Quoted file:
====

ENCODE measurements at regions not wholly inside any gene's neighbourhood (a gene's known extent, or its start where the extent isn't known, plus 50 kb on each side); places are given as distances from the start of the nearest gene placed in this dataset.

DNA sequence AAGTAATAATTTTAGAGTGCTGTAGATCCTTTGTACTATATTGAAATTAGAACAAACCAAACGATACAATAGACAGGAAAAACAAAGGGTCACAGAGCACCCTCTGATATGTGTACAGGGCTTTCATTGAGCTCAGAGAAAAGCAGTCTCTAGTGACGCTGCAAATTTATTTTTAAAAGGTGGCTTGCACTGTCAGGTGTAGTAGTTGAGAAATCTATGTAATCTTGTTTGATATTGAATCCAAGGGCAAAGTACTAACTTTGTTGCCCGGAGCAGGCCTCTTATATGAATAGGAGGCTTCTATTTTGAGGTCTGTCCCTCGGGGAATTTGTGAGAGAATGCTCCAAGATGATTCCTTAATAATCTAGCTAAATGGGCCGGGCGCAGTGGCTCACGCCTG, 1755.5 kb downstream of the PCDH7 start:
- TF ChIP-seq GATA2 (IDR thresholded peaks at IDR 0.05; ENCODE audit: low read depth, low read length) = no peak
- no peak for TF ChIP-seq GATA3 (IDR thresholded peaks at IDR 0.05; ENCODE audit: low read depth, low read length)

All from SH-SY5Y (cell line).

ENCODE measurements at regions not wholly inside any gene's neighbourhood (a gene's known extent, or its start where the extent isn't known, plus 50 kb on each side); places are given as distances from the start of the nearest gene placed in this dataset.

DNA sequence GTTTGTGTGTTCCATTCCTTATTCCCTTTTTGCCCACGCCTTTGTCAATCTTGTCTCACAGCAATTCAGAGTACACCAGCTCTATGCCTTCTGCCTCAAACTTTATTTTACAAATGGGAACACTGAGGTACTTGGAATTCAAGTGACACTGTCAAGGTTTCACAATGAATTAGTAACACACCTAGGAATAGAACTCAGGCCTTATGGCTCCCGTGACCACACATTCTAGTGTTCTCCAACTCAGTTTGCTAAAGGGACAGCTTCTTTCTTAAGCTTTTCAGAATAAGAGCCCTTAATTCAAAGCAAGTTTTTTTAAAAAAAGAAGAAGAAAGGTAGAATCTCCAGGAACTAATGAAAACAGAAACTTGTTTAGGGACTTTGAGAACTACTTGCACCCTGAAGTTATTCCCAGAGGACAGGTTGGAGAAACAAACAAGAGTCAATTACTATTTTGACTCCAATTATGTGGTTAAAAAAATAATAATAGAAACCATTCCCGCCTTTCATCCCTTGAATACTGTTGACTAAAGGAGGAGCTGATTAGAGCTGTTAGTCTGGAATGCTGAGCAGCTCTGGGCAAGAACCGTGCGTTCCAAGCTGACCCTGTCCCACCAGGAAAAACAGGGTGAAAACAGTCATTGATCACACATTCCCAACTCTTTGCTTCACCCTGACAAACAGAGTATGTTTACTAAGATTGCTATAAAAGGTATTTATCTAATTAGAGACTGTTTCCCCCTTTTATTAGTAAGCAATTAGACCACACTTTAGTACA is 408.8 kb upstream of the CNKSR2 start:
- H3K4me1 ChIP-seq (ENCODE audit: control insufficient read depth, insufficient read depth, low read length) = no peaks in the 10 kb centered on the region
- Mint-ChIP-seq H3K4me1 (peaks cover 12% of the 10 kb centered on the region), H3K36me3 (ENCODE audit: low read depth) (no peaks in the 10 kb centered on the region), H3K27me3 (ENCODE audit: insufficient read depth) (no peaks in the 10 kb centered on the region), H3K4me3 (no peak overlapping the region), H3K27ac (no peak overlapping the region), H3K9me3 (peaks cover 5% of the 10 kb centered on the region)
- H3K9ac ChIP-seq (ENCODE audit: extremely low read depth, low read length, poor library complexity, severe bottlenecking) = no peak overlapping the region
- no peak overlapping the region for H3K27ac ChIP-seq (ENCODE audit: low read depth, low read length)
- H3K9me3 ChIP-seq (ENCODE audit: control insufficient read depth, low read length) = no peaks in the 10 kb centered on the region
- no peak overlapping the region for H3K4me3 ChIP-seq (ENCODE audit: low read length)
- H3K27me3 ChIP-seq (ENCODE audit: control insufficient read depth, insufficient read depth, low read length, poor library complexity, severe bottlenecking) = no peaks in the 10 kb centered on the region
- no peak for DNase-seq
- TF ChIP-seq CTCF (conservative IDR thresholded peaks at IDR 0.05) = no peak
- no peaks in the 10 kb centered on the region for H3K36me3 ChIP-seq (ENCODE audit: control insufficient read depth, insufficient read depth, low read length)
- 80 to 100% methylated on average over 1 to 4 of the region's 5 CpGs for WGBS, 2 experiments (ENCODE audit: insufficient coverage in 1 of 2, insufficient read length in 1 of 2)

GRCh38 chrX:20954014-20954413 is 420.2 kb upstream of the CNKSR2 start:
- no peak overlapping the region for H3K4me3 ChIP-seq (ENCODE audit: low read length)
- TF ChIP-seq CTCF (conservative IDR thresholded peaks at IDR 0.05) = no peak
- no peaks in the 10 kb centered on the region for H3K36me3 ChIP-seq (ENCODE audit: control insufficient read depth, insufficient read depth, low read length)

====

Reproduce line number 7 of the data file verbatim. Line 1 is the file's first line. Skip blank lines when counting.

DNA sequence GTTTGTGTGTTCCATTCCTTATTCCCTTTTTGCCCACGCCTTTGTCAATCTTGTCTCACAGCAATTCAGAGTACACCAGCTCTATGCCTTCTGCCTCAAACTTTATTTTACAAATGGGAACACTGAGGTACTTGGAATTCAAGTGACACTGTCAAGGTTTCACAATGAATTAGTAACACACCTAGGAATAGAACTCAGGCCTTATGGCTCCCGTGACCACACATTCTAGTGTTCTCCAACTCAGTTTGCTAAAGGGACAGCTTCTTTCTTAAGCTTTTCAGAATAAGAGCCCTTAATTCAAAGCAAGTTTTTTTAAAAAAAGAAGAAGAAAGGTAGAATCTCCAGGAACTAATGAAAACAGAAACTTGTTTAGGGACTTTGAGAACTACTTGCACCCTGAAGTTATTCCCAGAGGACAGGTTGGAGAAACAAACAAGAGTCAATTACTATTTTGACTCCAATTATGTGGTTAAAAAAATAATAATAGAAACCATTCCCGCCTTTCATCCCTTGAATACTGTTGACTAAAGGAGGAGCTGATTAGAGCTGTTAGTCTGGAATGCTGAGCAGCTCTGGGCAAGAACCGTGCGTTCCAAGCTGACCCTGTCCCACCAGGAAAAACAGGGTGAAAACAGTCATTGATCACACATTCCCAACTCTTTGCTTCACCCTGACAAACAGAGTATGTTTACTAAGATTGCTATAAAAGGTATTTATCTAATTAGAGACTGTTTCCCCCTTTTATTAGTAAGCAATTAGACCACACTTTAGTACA is 408.8 kb upstream of the CNKSR2 start: